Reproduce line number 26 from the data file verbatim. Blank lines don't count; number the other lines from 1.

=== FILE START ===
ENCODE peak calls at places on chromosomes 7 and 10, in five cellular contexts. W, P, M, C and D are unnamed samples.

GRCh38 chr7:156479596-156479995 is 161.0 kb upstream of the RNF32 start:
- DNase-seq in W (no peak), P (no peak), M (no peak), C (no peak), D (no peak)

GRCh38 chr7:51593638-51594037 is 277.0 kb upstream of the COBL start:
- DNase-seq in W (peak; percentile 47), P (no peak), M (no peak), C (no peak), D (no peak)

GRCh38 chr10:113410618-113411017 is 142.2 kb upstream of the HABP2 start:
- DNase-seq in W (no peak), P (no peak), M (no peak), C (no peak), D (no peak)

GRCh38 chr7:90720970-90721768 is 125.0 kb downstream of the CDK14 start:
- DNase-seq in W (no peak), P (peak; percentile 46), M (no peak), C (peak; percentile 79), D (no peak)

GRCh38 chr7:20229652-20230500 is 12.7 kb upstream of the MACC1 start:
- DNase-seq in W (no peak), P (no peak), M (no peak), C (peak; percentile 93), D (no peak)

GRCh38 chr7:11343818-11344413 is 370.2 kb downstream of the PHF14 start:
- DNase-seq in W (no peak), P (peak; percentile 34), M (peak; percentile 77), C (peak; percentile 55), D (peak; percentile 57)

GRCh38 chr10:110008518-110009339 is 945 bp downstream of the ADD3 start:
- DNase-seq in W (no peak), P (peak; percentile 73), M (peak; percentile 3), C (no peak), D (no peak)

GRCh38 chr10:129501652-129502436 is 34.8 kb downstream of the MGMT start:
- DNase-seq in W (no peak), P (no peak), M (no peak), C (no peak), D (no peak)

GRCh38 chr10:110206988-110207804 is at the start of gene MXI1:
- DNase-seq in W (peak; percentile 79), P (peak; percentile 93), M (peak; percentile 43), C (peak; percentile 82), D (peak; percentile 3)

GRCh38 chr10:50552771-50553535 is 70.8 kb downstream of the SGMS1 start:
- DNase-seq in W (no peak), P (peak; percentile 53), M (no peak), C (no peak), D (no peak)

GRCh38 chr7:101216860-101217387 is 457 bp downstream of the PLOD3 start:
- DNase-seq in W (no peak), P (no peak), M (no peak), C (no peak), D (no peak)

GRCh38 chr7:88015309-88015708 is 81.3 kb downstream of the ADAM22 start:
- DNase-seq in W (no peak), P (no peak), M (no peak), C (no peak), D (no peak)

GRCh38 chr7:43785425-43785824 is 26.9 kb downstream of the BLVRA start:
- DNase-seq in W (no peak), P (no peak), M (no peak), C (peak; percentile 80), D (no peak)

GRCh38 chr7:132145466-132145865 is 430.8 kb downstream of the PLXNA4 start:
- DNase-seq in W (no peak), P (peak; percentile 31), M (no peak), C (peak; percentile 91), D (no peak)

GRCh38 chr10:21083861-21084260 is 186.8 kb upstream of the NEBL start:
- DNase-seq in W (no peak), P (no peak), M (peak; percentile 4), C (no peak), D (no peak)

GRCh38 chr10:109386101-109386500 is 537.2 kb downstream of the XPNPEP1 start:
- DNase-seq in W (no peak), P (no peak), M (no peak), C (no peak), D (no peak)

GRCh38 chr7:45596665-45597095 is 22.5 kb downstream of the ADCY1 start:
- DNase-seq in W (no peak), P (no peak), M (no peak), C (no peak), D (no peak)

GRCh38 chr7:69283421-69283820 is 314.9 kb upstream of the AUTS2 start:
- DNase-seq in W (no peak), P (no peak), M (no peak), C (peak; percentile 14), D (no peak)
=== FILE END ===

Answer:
GRCh38 chr7:43785425-43785824 is 26.9 kb downstream of the BLVRA start: